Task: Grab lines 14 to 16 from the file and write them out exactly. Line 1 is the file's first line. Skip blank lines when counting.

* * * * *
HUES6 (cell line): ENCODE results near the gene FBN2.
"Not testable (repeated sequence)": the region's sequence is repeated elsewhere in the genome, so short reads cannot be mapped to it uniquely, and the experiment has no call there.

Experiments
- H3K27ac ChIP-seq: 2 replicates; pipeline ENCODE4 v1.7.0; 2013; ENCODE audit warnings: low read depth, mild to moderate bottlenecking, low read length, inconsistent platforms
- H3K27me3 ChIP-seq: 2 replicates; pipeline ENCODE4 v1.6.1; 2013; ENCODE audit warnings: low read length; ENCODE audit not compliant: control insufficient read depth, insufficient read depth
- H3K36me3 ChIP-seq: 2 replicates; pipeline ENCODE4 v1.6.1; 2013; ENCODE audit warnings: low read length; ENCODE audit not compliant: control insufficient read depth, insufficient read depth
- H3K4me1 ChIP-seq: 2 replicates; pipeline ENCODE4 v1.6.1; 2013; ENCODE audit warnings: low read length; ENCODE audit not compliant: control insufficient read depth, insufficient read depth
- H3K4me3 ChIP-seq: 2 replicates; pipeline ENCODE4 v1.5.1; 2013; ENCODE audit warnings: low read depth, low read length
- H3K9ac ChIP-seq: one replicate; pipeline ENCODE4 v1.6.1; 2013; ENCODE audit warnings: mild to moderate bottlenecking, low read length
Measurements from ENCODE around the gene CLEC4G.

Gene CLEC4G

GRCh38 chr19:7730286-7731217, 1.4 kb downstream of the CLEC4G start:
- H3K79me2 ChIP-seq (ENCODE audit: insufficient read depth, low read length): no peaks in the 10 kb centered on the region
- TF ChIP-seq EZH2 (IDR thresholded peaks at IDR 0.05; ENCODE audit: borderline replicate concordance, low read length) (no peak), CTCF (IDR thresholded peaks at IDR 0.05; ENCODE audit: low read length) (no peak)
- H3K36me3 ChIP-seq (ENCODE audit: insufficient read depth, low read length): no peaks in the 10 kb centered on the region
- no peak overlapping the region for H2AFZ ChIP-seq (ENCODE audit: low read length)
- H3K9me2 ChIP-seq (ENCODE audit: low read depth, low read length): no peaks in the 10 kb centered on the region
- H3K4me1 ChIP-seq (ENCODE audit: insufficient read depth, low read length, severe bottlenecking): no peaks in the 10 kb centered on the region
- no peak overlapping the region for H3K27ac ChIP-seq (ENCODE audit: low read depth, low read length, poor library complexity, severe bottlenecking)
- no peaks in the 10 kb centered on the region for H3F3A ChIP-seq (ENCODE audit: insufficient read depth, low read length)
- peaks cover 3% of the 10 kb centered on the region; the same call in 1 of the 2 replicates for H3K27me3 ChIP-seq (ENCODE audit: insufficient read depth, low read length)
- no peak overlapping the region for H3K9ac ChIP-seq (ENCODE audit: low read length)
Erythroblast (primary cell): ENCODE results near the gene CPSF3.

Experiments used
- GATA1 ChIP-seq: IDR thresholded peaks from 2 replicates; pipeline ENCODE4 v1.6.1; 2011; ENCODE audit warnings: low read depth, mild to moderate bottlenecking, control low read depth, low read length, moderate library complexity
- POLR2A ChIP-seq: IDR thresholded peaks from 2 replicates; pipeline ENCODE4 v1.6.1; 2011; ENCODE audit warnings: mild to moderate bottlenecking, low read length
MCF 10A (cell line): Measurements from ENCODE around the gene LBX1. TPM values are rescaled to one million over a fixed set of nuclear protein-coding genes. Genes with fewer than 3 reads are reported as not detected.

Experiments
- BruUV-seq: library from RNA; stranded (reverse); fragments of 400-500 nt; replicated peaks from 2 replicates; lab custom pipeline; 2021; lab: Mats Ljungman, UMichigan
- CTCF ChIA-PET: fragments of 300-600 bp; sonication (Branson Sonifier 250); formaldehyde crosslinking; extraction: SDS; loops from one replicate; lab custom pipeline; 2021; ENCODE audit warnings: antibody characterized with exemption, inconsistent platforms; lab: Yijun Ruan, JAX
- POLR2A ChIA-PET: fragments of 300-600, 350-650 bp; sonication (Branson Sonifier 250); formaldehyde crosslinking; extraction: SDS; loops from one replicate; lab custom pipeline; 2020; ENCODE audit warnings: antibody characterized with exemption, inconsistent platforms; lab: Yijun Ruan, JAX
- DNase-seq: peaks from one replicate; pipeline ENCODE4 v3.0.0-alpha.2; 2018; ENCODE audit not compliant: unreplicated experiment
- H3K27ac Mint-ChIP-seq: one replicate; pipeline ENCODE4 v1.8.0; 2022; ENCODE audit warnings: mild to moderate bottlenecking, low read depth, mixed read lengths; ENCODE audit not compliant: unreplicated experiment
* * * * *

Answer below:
- TF ChIP-seq EZH2 (IDR thresholded peaks at IDR 0.05; ENCODE audit: borderline replicate concordance, low read length) (no peak), CTCF (IDR thresholded peaks at IDR 0.05; ENCODE audit: low read length) (no peak)
- H3K36me3 ChIP-seq (ENCODE audit: insufficient read depth, low read length): no peaks in the 10 kb centered on the region
- no peak overlapping the region for H2AFZ ChIP-seq (ENCODE audit: low read length)